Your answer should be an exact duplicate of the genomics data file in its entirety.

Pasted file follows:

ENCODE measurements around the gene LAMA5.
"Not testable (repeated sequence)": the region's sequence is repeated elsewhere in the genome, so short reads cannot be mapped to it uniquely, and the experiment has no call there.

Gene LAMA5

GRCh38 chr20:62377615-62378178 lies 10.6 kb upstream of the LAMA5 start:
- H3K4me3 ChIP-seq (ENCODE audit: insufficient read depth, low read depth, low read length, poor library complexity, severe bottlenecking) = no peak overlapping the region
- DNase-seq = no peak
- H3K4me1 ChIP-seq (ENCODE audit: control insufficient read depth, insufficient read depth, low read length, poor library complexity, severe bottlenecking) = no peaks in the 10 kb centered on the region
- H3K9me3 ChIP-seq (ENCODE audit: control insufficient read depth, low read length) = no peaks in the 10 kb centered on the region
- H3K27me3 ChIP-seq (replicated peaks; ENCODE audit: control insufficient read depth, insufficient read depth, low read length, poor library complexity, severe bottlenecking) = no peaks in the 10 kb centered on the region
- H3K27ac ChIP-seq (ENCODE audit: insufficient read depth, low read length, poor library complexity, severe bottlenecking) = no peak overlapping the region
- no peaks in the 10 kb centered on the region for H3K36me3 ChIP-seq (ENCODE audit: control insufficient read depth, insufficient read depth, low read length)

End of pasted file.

ENCODE measurements around the gene LAMA5.
"Not testable (repeated sequence)": the region's sequence is repeated elsewhere in the genome, so short reads cannot be mapped to it uniquely, and the experiment has no call there.

Gene LAMA5

GRCh38 chr20:62377615-62378178 lies 10.6 kb upstream of the LAMA5 start:
- H3K4me3 ChIP-seq (ENCODE audit: insufficient read depth, low read depth, low read length, poor library complexity, severe bottlenecking) = no peak overlapping the region
- DNase-seq = no peak
- H3K4me1 ChIP-seq (ENCODE audit: control insufficient read depth, insufficient read depth, low read length, poor library complexity, severe bottlenecking) = no peaks in the 10 kb centered on the region
- H3K9me3 ChIP-seq (ENCODE audit: control insufficient read depth, low read length) = no peaks in the 10 kb centered on the region
- H3K27me3 ChIP-seq (replicated peaks; ENCODE audit: control insufficient read depth, insufficient read depth, low read length, poor library complexity, severe bottlenecking) = no peaks in the 10 kb centered on the region
- H3K27ac ChIP-seq (ENCODE audit: insufficient read depth, low read length, poor library complexity, severe bottlenecking) = no peak overlapping the region
- no peaks in the 10 kb centered on the region for H3K36me3 ChIP-seq (ENCODE audit: control insufficient read depth, insufficient read depth, low read length)